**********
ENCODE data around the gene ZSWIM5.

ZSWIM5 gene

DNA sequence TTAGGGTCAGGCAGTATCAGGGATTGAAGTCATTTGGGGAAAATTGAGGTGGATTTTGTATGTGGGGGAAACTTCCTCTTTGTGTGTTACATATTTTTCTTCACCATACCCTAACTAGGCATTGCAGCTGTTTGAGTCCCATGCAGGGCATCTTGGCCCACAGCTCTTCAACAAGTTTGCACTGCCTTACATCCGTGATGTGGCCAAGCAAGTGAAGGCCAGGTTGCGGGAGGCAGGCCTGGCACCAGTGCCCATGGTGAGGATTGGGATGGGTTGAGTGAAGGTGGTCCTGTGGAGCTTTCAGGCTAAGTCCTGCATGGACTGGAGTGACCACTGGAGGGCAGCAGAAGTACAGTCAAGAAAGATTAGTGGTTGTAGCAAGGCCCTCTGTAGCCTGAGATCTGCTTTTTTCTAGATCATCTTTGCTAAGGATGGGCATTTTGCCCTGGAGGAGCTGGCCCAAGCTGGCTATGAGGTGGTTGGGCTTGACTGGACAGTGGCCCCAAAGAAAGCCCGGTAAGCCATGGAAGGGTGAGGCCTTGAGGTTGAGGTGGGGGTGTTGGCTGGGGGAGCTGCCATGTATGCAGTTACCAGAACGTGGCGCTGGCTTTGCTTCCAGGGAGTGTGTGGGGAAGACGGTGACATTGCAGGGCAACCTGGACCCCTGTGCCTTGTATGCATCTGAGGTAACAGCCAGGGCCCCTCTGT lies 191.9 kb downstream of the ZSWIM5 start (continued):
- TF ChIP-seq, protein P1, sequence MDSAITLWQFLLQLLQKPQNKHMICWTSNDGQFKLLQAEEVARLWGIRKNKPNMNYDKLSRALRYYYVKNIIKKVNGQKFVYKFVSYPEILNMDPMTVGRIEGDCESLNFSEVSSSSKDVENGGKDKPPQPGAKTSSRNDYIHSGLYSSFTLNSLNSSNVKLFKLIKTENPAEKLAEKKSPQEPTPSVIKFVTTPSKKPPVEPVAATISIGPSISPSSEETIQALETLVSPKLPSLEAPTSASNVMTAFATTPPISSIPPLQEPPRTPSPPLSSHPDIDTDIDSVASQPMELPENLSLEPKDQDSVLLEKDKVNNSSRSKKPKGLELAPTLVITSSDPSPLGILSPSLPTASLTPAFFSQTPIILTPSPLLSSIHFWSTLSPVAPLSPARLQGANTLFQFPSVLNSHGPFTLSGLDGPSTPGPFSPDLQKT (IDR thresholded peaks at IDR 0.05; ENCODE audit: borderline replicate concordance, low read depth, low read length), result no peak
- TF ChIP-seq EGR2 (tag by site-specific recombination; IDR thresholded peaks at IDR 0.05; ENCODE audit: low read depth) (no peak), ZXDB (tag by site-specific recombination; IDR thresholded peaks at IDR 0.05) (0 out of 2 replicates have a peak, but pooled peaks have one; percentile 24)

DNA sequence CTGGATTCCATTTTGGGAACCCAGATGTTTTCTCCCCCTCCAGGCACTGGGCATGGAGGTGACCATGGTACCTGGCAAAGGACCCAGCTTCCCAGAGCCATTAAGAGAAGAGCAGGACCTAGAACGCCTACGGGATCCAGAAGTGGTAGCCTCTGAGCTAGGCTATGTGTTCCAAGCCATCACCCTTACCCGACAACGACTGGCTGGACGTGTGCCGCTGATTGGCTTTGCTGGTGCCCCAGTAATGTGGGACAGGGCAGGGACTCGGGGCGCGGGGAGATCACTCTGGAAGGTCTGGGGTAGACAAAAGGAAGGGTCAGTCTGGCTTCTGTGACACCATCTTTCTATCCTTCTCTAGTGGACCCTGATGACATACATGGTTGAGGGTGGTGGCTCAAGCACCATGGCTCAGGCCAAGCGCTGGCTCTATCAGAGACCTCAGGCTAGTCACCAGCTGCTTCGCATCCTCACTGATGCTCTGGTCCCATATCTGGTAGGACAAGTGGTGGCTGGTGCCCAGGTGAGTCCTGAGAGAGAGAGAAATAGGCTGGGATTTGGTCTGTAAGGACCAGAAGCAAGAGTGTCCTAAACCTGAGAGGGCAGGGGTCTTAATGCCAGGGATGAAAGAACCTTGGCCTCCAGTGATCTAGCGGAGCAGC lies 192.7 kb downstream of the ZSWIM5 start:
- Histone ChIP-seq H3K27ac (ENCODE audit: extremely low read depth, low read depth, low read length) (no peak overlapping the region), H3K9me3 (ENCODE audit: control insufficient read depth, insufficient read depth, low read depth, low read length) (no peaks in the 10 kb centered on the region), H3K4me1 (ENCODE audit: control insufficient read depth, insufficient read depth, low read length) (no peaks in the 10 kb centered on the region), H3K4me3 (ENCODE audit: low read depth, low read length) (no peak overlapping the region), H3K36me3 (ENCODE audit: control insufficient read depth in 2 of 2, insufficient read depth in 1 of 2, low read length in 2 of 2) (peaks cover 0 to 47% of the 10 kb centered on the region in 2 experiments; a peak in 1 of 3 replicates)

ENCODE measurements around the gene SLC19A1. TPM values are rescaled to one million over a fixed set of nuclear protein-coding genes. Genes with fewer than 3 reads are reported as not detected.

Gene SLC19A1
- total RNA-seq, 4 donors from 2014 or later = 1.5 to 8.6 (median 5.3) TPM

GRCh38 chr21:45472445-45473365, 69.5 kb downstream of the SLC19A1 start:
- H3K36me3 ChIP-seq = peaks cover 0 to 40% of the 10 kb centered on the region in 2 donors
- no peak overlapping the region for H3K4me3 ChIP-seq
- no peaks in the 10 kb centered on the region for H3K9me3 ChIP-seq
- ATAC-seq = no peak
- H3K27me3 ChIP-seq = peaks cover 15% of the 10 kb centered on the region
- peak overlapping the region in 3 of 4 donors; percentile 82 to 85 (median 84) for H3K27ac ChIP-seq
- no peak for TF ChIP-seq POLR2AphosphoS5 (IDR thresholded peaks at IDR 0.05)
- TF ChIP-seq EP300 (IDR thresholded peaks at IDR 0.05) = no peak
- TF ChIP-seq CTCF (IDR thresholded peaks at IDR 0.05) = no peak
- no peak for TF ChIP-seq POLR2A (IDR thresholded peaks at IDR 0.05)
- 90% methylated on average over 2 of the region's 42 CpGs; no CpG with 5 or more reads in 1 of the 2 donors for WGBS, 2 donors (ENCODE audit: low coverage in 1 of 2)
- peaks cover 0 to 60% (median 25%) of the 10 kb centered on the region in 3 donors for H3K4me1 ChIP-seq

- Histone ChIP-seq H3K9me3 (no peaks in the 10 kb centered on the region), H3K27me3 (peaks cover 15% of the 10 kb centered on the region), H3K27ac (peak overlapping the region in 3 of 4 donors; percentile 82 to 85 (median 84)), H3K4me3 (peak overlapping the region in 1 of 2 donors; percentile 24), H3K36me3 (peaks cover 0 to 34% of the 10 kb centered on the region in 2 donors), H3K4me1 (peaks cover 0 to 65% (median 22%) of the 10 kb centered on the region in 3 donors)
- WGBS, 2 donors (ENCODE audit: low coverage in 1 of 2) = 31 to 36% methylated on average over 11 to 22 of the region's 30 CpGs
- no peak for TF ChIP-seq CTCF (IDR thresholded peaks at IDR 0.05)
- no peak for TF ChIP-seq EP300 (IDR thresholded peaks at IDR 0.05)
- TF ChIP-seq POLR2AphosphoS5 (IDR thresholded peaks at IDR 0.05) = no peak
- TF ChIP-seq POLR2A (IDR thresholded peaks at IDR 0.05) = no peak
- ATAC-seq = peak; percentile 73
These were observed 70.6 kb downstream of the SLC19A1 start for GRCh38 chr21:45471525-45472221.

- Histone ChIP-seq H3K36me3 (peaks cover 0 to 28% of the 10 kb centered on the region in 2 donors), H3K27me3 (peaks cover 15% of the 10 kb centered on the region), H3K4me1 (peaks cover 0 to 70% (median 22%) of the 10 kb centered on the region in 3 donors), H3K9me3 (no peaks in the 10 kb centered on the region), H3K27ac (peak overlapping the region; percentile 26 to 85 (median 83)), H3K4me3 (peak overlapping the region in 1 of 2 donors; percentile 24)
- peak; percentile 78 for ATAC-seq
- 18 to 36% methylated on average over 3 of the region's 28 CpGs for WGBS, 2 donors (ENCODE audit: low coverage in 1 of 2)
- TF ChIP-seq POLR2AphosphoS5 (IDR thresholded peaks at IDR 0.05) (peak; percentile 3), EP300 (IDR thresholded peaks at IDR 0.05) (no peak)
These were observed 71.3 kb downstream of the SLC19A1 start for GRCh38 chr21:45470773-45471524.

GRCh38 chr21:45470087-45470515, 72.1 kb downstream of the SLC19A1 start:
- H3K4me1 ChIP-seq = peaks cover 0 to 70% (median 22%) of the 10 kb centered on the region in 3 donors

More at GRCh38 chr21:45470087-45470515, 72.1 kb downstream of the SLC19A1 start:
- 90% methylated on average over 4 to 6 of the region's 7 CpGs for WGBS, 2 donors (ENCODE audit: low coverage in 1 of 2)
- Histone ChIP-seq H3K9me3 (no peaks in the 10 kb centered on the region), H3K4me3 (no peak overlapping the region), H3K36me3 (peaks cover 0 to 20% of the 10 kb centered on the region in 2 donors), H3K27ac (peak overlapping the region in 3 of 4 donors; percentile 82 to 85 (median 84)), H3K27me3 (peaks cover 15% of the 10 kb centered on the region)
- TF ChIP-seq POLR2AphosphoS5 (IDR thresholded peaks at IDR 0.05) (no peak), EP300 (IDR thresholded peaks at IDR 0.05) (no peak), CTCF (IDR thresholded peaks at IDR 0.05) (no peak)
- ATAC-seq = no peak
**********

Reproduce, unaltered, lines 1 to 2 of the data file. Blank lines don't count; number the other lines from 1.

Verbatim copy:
ENCODE data around the gene ZSWIM5.

ZSWIM5 gene